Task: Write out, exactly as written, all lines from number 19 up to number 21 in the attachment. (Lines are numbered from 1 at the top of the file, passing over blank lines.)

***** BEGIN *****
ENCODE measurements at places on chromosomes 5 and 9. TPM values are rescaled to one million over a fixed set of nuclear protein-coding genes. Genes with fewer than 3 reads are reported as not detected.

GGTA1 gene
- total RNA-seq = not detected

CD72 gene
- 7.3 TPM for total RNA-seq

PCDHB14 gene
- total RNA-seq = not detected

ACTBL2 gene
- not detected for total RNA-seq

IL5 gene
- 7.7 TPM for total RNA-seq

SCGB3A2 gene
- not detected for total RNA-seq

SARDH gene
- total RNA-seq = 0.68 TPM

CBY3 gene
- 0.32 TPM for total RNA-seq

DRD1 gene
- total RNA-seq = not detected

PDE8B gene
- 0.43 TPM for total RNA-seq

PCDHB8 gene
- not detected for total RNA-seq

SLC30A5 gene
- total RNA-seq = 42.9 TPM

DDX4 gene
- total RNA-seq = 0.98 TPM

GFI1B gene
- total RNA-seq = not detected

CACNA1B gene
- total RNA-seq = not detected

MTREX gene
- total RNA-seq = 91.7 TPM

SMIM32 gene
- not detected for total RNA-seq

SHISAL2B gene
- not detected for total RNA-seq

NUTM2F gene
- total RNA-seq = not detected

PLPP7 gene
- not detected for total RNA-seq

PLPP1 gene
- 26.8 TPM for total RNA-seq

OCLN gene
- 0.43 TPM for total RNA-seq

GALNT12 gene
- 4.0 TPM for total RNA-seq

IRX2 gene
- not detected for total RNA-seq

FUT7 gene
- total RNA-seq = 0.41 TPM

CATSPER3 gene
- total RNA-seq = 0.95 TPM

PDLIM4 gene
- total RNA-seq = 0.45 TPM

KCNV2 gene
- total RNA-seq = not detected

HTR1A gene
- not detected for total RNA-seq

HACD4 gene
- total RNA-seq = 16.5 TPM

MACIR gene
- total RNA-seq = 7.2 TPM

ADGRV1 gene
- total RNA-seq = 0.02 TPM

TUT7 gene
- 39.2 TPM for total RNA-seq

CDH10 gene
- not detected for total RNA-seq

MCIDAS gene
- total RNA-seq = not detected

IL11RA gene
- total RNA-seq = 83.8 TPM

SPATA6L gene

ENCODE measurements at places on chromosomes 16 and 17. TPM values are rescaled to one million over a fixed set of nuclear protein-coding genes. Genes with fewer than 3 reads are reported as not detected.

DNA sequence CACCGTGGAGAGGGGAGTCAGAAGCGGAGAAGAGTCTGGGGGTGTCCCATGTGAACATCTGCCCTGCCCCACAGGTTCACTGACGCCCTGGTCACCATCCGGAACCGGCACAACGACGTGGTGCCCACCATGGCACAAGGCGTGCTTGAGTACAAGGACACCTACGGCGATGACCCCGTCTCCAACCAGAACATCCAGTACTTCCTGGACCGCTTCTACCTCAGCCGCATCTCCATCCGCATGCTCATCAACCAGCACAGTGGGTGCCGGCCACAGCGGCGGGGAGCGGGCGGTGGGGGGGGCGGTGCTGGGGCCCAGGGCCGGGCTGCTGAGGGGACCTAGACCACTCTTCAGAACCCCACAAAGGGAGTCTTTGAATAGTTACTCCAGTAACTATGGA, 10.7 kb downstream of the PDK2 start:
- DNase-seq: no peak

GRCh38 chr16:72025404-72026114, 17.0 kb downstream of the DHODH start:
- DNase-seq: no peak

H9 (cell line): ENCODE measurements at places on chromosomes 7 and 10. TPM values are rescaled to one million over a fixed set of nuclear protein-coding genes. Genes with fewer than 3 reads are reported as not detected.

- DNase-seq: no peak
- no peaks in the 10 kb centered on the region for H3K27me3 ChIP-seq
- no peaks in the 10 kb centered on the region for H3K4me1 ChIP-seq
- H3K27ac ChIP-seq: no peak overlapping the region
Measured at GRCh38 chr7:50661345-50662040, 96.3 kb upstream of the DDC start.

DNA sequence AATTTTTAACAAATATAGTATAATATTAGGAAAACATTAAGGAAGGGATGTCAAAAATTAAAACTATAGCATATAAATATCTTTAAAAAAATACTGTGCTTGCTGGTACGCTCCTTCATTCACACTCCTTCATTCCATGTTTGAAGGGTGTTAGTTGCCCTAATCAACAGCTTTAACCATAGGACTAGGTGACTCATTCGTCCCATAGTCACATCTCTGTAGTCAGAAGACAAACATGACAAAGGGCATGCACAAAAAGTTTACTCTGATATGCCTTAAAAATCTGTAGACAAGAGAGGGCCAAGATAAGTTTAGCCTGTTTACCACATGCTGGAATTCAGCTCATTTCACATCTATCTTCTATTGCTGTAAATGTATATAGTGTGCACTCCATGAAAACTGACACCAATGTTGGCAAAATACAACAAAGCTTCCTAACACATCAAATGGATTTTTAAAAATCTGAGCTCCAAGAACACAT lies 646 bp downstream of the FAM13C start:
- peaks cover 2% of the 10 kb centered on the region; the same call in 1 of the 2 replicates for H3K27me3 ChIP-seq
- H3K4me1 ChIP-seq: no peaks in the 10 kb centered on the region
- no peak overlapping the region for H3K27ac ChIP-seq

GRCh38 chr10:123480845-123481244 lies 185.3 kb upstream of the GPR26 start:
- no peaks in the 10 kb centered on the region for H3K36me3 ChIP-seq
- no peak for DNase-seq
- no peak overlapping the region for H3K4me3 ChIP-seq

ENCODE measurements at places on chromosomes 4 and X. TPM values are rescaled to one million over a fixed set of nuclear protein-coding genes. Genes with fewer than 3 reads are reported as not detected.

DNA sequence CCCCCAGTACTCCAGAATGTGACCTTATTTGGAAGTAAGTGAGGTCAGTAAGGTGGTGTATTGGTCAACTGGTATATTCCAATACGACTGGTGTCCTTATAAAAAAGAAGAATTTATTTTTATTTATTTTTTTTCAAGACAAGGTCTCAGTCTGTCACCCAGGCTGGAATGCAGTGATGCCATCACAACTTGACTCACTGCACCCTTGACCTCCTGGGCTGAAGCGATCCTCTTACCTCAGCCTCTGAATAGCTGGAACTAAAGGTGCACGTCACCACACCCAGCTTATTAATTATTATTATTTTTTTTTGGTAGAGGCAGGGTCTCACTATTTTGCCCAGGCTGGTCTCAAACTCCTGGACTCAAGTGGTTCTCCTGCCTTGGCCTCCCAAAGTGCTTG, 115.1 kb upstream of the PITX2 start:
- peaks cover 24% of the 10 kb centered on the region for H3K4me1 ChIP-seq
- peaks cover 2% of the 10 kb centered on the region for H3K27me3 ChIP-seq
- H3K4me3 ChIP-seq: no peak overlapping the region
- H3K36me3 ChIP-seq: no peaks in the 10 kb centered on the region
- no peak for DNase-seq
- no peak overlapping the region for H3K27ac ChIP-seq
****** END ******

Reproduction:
- total RNA-seq = not detected

PDE8B gene
- 0.43 TPM for total RNA-seq